Writer Daedalus Howell joins California College of the Arts assistant professor Graham Plumb to explore how story informs interaction design using a variety of narrative tools in an intimate seminar setting.
I’m so used to seeing screenshots of Netflix fails that I assumed the attached image was one of them – Dolf Lundgren in Electric Boogaloo, the 80s breakdancing flick (which, of course, would be awesome). But it’s actually a documentary on erstwhile B-film studio Cannon Films (producers of Breakin’ 2: Electric Boogaloo and Lundgren’s turn as He-Man in Masters of the Universe). Amiably directed by Mark Hartley, not only will Electric Boogaloo: The Wild, Untold Story of Cannon Films stoke your Gen X nostalgia for what is now vintage schlock, it might also inspire you to launch your own low-budget film studio.
I know – I have a tendency to go big and go bad at the same time, like mushroom cloud footage shoehorned into a cheap dystopian road pic, but watch the film and see if you can resist the desire to become a B-movie mogul.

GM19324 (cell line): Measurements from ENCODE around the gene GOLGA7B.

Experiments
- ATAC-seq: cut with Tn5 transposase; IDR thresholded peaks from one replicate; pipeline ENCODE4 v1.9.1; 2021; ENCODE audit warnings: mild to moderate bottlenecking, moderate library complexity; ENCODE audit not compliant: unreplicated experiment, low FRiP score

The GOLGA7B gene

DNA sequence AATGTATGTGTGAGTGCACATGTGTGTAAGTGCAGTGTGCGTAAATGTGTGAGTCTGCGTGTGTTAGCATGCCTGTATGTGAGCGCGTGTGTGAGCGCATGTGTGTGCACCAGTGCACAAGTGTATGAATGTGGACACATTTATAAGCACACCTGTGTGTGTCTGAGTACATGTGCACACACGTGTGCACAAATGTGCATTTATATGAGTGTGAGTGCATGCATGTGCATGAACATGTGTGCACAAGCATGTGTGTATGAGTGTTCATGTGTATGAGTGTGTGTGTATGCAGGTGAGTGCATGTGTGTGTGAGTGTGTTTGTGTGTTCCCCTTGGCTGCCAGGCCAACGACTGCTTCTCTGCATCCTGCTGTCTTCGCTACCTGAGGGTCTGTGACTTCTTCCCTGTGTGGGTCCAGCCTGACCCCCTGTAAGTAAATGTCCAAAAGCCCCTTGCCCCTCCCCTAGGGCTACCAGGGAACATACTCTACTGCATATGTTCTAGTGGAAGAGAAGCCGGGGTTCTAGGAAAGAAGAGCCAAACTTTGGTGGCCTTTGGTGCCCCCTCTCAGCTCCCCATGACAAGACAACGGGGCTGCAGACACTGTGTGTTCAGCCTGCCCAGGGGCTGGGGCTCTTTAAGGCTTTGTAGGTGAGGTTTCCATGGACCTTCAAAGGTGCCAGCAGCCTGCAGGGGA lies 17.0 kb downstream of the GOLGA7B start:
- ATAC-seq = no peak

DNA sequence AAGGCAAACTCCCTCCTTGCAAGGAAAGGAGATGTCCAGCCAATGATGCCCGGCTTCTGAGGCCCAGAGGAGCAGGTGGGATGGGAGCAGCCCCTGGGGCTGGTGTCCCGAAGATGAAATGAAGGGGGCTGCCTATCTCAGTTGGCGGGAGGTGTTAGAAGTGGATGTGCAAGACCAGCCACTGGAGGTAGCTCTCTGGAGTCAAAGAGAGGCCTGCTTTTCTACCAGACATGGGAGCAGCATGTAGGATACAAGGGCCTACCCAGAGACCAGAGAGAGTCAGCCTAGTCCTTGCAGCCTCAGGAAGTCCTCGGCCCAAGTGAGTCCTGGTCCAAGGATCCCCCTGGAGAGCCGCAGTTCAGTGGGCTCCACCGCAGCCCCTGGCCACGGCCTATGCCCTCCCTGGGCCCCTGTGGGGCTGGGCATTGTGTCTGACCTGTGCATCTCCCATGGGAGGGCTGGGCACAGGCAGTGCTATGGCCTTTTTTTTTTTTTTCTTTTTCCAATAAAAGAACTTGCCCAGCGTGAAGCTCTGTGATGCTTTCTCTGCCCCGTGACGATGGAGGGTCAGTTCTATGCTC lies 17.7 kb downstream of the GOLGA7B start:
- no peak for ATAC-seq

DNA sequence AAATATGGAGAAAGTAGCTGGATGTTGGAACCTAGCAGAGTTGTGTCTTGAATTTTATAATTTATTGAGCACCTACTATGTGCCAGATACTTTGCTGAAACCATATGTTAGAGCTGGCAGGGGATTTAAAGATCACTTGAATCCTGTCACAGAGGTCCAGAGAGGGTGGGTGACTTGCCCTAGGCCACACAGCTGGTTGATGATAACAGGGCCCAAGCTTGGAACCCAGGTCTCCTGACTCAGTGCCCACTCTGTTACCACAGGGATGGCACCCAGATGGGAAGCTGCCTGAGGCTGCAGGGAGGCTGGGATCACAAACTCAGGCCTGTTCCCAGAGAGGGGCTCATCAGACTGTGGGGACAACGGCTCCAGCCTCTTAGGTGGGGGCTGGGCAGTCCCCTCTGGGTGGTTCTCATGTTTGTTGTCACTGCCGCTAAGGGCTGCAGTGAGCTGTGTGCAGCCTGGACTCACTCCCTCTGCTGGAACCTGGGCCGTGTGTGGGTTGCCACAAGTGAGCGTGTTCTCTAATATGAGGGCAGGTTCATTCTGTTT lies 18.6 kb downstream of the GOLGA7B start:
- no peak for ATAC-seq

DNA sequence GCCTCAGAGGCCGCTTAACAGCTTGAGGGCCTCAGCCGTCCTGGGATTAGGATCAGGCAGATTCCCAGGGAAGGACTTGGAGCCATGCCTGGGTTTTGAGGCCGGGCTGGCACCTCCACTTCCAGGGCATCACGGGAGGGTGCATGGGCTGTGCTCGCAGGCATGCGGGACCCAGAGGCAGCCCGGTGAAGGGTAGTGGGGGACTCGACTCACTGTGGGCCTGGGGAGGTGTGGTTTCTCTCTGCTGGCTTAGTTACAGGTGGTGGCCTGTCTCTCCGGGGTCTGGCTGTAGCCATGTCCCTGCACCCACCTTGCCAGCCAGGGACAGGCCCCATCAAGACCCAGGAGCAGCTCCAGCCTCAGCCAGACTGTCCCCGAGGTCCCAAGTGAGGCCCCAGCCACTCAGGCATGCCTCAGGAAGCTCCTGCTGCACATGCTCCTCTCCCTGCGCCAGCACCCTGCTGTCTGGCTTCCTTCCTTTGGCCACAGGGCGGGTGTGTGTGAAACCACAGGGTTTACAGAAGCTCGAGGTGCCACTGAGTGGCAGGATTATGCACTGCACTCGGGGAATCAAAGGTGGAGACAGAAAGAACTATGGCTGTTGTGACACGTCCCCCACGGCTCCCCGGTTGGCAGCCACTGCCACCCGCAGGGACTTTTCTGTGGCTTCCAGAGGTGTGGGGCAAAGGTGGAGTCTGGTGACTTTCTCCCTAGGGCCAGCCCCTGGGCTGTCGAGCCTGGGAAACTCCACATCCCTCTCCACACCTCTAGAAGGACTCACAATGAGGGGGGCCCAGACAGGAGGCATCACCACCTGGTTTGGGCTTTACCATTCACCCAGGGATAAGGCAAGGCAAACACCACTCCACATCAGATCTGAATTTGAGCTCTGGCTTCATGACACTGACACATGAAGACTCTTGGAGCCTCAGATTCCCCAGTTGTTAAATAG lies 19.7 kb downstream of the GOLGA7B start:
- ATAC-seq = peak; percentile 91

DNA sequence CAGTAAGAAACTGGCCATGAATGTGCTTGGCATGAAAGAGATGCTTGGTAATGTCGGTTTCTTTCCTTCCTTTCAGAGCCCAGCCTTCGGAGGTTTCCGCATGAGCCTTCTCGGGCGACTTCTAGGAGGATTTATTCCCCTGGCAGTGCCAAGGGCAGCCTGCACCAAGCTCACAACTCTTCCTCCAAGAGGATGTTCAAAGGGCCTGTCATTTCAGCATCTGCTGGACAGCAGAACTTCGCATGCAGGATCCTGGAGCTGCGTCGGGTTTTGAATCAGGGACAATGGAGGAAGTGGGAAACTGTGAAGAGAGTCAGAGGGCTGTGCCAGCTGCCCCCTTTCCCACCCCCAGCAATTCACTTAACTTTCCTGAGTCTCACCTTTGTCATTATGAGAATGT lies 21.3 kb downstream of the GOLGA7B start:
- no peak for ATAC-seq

I can’t. I’m drawing up one-sheets now (in my mind) for films I’ll script into my phone whilst waiting for the train and probably shoot on my phone as well. In fact, I’m not starting a B-film studio so much as a bPhone studio, which is when one makes iPhone movies with a surfeit of blood, boobs and banter (so, yeah, basically Godard’s Pierrot La Fou). Until there’s an app for that, I’ll have to scratch that niche myself. I’ll borrow my studio’s ethos from MGM’s motto: Ars Gratia Artis – art for art’s sake. Except, there’s no Latin for “Artsploitation,” so my studio motto will have to be something like Ars Abusionem Gratia Ars Abusionem, which is basically “Abusing Art for the Hell of It.” Or maybe that should be self-abusing art? Wait, I feel a film coming on…